Celestial Seasonings has a tour of their tea processing plant in Boulder, Colorado and it’s a lot of fun as well as extremely fragrant.
When we went it was a free tour. It may still be free. They also give you free tea to drink.
Here is the link to the Celestial Seasonings tour: http://www.celestialseasonings.com/visit-us/index.html
Apparently it is still free.
A few years ago, my mom and I went to a special tea event for the 100th Anniversary of the Empress Hotel in Victoria, BC. It was sponsored by Tea Time Magazine, and their sister publication, Victoria magazine.
Now, I have never been all that fond of Victoriana, and the thought of being lectured at over a long weekend about tea etiquette, flower arranging and other esoterica was just not all that appealing. But, my mom really wanted to go, and I love Victoria BC and especially Buchart Gardens, so I whined a lot and went along.
We had a total blast. The Empress gave us a special room rate (otherwise I never, ever could have afforded to stay there), they prepared a beautiful tea for us, as well as gorgeous meals during the lecture portions of the program, and I even learned a little about tea. My favorite lecturer was a lady who used to run a protocol school for diplomats – she had some great stories. The Tea Time magazine folks showered us with gifts – something new at each session. The Empress was serving a tea blend that they had created especially for the anniversary, which was very nice – probably primarily Ceylon. In between, we snuck in some shopping (ok – a lot of shopping!), whale watching and a tour of Buchart Gardens.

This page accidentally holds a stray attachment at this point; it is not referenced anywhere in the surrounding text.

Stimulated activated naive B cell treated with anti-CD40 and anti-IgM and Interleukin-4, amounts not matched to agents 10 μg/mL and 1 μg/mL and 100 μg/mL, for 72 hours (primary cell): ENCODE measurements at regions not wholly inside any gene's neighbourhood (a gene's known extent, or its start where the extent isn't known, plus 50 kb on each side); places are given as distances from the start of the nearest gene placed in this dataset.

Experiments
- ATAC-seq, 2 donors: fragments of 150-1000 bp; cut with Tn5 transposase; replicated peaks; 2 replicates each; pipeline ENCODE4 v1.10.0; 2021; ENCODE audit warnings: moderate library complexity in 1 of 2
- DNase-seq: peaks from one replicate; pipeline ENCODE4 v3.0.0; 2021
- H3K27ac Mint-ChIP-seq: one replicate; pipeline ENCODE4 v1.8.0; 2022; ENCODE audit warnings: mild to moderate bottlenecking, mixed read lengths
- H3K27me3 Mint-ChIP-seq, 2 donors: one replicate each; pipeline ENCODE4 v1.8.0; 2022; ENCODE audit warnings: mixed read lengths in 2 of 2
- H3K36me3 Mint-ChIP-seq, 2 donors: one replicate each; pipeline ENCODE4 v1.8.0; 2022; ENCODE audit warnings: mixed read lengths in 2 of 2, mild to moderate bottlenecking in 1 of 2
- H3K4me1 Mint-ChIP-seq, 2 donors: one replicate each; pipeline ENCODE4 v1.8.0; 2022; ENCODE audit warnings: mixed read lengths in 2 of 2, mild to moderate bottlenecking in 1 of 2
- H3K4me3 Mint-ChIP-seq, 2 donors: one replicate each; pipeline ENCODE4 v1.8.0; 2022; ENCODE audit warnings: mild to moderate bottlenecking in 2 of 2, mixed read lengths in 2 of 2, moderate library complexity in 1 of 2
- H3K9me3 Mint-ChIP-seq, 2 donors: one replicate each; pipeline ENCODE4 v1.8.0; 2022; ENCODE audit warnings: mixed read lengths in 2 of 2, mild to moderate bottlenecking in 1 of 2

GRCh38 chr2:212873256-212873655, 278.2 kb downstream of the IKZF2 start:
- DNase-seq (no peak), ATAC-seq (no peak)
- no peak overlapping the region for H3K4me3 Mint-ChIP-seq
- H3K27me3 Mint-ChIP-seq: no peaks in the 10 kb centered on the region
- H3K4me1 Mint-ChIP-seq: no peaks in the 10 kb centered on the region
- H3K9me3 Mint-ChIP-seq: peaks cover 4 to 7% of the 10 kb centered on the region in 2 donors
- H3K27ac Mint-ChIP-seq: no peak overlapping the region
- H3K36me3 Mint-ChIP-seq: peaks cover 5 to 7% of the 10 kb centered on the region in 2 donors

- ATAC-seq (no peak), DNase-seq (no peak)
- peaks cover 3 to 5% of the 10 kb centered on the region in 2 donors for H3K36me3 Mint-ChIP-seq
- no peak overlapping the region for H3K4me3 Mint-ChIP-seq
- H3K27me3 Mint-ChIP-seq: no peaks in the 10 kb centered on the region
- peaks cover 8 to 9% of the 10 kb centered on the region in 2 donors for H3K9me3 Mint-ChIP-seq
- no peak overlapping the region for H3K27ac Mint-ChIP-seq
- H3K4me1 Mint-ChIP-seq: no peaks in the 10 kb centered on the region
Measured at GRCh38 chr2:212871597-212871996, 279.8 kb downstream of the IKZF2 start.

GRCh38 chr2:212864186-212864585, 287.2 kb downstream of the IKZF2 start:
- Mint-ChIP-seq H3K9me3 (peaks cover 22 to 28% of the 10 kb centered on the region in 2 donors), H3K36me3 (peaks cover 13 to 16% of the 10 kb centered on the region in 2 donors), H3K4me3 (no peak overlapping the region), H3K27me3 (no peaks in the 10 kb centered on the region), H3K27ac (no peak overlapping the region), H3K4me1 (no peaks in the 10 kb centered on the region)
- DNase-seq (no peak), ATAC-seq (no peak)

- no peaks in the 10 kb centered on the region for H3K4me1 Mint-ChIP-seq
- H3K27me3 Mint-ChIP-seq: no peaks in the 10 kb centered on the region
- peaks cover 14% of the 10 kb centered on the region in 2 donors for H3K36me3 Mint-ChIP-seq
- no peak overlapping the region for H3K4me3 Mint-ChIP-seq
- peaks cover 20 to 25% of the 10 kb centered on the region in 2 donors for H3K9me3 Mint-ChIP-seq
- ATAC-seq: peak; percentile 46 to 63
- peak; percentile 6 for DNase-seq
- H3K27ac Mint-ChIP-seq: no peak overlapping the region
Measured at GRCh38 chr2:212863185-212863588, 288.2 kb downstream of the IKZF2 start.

So – tea tours? Tea cruise? What a great idea! Where do I sign up?
Oh! That sounds amazing! I LOVE the Empress Hotel (and Victoria in general, though I haven’t been there since I was in high school) – that just sounds like a dream trip! I know what you mean about their rates- I looked in to it a couple of years ago when I was thinking of working up near there for a while (when I worked for a staffing company). Yikes! :-)